Commercial Property Yield Re-rating
A re-rating of commercial property yields is likely, given current conditions and alternatives.
Australian property yields just three months ago were considered tight, and for most markets, at or over their peaks. With two recent cuts to the ‘official cash rate’ and the prospect of more to come, increasing global trade tensions and tumbling returns on bonds and equities, property is starting to look like a bright light in a sea of investment gloominess.
Discussion is mounting as to whether current conditions are now conducive to a re-rating of property investment yields with several arguments prominent. To form an opinion on this the m3property Research team has conducted analysis around the
key arguments listed below:
Yields more attractive now than last year
When looking at current yields for property the expectation is that they would be less attractive now than a year ago as tightening continued for the office and industrial sectors. However, this is not the case on an inflation-adjusted basis.
The chart below shows inflation-adjusted investment yields last year compared to now, across the major property sectors and compares this to inflation-adjusted yields for Bonds and Equities/Shares (two major competing asset classes). This shows that all sectors and asset classes except 10-year bonds are actually delivering higher returns now than they were 12-months ago. Sub Regional and Neighbourhood retail centre yields show the highest available yields on an inflation-adjusted basis, followed by industrial property.
Property compared to other asset classes
The current situation of 10-year treasury bonds showing a negative inflation-adjusted yield means that if you purchase a 10-year bond today and hold it until maturity the investment will lose money. The closest alternative asset class to Bonds in terms of risk and liquidity is cash. According to Canstar, the best available rate for cash in the form of a term deposit, as at 15 August, was 2.2% for a $500,000 investment, indicating a slightly positive inflation-adjusted return on investment.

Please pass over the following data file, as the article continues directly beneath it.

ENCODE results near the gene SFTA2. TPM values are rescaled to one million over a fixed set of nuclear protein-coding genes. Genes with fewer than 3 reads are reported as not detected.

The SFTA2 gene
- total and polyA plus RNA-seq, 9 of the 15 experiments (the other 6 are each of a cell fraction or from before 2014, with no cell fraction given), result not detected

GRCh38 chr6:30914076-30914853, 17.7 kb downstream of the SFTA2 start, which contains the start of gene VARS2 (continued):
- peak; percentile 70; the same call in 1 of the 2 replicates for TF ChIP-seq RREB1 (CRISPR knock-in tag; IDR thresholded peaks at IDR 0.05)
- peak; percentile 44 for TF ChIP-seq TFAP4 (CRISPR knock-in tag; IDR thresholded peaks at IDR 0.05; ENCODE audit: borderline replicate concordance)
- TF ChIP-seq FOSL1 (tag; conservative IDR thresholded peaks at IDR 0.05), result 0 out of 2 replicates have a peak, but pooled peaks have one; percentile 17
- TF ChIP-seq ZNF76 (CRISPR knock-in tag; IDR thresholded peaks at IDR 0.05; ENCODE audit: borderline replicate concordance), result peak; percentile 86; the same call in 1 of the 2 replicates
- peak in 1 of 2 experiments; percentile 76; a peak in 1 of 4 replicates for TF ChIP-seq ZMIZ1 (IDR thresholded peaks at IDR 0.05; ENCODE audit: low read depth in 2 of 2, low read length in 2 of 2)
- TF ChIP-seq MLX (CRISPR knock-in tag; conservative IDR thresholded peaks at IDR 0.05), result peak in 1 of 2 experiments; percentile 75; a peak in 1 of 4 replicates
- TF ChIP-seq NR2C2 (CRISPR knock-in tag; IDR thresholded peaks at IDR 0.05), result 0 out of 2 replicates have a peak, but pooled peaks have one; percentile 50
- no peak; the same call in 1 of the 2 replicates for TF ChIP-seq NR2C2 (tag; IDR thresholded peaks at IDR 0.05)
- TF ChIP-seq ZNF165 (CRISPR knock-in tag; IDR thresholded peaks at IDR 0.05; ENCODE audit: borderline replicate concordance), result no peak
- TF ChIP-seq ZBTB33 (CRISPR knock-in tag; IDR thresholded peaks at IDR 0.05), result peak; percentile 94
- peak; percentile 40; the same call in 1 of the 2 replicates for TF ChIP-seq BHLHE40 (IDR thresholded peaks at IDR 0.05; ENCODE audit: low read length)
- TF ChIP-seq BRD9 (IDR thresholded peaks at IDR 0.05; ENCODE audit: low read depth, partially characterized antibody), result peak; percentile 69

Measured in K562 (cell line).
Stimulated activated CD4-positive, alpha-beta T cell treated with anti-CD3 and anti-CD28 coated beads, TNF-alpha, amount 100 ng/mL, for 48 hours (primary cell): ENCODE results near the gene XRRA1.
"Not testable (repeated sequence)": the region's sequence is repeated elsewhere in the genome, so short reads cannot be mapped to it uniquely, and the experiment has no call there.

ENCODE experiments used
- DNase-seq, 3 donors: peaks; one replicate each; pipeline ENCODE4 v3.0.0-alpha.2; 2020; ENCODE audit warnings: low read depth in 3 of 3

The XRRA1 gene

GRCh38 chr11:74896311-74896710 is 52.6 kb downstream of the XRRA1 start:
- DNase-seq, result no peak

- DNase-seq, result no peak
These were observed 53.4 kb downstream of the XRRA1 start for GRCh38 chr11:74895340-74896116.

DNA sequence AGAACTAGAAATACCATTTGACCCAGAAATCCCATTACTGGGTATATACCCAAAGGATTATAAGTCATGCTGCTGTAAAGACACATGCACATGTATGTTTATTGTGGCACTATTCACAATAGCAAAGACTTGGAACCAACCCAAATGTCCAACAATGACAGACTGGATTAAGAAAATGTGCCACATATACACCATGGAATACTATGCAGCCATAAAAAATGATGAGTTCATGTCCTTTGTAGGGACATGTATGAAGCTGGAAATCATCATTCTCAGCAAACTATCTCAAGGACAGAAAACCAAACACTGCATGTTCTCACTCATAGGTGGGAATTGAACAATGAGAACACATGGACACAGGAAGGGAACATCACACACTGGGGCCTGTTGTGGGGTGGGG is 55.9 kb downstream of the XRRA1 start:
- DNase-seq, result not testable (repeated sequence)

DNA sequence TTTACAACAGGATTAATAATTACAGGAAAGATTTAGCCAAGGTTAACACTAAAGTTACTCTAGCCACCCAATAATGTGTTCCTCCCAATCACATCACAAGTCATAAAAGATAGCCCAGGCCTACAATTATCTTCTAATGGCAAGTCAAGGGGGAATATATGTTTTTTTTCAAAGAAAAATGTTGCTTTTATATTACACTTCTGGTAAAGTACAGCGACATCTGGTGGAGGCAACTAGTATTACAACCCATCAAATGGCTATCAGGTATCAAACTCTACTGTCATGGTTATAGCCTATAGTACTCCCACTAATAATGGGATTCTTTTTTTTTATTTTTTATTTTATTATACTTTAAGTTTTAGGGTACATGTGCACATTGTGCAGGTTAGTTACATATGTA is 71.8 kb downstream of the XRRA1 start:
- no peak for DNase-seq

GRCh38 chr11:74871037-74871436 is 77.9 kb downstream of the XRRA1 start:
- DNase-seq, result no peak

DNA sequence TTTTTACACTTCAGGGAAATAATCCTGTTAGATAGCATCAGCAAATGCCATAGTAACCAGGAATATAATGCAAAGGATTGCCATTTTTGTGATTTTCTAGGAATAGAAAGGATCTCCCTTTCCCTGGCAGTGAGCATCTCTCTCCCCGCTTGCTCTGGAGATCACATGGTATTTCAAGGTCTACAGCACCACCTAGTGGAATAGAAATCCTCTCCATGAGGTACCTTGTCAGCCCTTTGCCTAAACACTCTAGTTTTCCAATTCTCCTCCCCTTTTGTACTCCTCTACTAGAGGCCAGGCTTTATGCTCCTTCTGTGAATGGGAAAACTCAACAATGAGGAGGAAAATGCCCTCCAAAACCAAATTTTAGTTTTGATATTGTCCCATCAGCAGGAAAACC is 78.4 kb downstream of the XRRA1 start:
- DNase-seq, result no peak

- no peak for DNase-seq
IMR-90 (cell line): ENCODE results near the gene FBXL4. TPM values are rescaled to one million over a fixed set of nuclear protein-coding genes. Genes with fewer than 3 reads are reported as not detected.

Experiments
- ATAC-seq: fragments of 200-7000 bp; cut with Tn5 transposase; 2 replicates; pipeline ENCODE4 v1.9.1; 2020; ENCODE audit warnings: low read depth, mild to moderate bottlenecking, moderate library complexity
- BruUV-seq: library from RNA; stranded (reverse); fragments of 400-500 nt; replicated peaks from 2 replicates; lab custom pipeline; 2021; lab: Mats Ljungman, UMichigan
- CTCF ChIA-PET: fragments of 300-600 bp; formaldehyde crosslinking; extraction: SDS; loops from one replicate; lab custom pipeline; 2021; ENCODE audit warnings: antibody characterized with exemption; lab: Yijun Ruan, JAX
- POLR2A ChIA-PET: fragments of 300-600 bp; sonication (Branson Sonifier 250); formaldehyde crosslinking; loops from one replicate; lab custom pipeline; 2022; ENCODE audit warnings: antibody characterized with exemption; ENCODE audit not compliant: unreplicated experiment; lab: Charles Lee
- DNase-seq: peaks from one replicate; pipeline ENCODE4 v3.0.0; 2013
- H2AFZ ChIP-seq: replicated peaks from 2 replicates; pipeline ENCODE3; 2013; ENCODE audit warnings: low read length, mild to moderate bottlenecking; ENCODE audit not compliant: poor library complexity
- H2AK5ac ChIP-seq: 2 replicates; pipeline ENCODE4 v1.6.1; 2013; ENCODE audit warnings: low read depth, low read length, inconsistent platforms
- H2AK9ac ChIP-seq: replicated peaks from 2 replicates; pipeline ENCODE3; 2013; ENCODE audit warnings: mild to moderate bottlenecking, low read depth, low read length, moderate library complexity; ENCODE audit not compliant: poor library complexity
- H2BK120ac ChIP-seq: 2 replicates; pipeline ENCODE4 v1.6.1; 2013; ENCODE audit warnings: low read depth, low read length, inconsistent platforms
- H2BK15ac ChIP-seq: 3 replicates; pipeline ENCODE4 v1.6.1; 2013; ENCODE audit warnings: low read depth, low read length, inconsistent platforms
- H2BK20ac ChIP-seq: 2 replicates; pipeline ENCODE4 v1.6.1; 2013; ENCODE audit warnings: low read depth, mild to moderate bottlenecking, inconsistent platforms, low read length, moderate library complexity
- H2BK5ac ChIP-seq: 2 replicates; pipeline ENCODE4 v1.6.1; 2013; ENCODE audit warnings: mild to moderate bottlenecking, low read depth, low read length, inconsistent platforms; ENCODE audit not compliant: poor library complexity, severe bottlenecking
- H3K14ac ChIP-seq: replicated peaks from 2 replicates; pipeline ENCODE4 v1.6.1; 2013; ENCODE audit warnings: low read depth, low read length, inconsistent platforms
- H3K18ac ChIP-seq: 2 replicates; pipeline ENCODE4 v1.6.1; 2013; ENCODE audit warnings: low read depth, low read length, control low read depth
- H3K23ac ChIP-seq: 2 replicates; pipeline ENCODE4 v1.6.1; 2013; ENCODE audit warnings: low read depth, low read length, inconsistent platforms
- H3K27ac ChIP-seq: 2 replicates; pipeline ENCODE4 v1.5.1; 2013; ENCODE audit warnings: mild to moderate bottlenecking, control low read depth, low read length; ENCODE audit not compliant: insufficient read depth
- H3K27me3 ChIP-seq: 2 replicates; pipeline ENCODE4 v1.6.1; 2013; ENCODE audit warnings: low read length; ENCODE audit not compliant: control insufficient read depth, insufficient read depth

Shares are another alternative as they have the benefit of high average returns and liquidity. However, this asset class has the disadvantage of higher levels of volatility or risk and at current, average yields for shares on the All Ordinaries Index are decreasing and are generally below property yields nationally.
There is also likely to be more falls in shares in the short-term with the US share market expected to fall further as markets are spooked by the inversion in the US Treasuries (with 10-year bonds falling below 2-year bonds), which in the past has tended to be a precursor to an economic downturn.
The buying power of A-REITs and property firms in Australia is increasing with the average cost of debt reducing from 4.5% as at June 2018 to an average of 4.1% as at June 2019 across a basket of listed A-REITs and property firms. Anecdotally, it is now possible to get debt for the purchase of commercial property at levels of around 3%. This is contributing to a reduction in the weighted average cost of capital, which translates to these entities being able to acquire properties on lower yields and for it to still be accretive.